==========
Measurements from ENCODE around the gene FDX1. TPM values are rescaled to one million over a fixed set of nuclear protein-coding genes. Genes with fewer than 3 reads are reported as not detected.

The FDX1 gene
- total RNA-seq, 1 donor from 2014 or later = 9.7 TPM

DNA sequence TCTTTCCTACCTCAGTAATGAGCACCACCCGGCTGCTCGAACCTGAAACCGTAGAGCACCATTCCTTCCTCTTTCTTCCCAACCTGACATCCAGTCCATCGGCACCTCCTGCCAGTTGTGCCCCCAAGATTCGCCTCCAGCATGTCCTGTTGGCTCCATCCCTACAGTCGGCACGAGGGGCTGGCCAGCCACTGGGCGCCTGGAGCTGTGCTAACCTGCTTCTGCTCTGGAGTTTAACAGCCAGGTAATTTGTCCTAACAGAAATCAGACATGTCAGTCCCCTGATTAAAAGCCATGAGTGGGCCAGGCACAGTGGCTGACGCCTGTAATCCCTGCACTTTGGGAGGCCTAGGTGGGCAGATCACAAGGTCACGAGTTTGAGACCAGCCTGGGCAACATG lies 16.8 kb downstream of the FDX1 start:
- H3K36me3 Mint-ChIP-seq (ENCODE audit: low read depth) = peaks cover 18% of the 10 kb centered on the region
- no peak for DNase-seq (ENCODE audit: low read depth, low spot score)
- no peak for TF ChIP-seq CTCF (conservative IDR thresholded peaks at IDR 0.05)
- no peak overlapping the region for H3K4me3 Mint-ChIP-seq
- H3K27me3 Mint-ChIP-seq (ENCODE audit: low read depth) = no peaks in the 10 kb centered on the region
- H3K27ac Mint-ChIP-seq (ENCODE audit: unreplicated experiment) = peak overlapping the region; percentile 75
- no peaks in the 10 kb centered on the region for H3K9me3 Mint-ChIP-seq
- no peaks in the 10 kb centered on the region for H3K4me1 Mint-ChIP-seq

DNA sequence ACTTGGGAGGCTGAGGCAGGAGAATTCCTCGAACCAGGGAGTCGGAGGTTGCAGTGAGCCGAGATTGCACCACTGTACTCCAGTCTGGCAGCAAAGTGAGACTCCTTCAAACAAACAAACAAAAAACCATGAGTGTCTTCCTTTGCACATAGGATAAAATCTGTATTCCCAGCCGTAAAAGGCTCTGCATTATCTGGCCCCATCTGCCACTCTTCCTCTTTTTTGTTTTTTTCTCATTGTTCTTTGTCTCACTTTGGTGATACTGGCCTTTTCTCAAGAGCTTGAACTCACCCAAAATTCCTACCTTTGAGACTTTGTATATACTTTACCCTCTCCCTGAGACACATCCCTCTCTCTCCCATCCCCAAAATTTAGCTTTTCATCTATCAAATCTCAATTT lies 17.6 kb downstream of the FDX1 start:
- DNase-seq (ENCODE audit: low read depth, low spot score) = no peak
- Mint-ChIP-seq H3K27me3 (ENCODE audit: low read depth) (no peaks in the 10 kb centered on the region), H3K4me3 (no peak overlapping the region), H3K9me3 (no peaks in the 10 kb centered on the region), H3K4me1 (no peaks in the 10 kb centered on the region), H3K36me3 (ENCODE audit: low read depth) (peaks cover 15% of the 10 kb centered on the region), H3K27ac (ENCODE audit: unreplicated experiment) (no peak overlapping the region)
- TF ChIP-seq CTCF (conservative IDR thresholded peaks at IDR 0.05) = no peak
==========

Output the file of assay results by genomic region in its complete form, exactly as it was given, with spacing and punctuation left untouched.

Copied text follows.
Measurements from ENCODE around the gene FDX1. TPM values are rescaled to one million over a fixed set of nuclear protein-coding genes. Genes with fewer than 3 reads are reported as not detected.

The FDX1 gene
- total RNA-seq, 1 donor from 2014 or later = 9.7 TPM

DNA sequence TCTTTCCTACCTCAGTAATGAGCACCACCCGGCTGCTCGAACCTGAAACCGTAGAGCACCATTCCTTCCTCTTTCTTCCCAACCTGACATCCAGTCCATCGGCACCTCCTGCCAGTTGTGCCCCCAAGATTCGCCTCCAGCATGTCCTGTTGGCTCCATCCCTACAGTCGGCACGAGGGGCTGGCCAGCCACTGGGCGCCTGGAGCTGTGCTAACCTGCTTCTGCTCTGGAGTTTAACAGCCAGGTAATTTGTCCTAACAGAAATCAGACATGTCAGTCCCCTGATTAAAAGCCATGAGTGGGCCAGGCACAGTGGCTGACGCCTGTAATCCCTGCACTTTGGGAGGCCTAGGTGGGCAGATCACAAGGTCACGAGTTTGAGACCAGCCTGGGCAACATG lies 16.8 kb downstream of the FDX1 start:
- H3K36me3 Mint-ChIP-seq (ENCODE audit: low read depth) = peaks cover 18% of the 10 kb centered on the region
- no peak for DNase-seq (ENCODE audit: low read depth, low spot score)
- no peak for TF ChIP-seq CTCF (conservative IDR thresholded peaks at IDR 0.05)
- no peak overlapping the region for H3K4me3 Mint-ChIP-seq
- H3K27me3 Mint-ChIP-seq (ENCODE audit: low read depth) = no peaks in the 10 kb centered on the region
- H3K27ac Mint-ChIP-seq (ENCODE audit: unreplicated experiment) = peak overlapping the region; percentile 75
- no peaks in the 10 kb centered on the region for H3K9me3 Mint-ChIP-seq
- no peaks in the 10 kb centered on the region for H3K4me1 Mint-ChIP-seq

DNA sequence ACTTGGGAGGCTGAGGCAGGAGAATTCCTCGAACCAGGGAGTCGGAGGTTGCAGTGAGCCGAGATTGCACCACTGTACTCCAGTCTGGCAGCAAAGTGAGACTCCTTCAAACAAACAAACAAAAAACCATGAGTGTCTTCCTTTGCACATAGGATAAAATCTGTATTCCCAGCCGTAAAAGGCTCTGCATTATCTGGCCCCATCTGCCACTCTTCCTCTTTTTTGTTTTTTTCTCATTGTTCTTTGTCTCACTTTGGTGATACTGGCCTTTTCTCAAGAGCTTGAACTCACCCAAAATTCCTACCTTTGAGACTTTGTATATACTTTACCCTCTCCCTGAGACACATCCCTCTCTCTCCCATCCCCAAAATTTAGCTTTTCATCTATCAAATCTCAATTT lies 17.6 kb downstream of the FDX1 start:
- DNase-seq (ENCODE audit: low read depth, low spot score) = no peak
- Mint-ChIP-seq H3K27me3 (ENCODE audit: low read depth) (no peaks in the 10 kb centered on the region), H3K4me3 (no peak overlapping the region), H3K9me3 (no peaks in the 10 kb centered on the region), H3K4me1 (no peaks in the 10 kb centered on the region), H3K36me3 (ENCODE audit: low read depth) (peaks cover 15% of the 10 kb centered on the region), H3K27ac (ENCODE audit: unreplicated experiment) (no peak overlapping the region)
- TF ChIP-seq CTCF (conservative IDR thresholded peaks at IDR 0.05) = no peak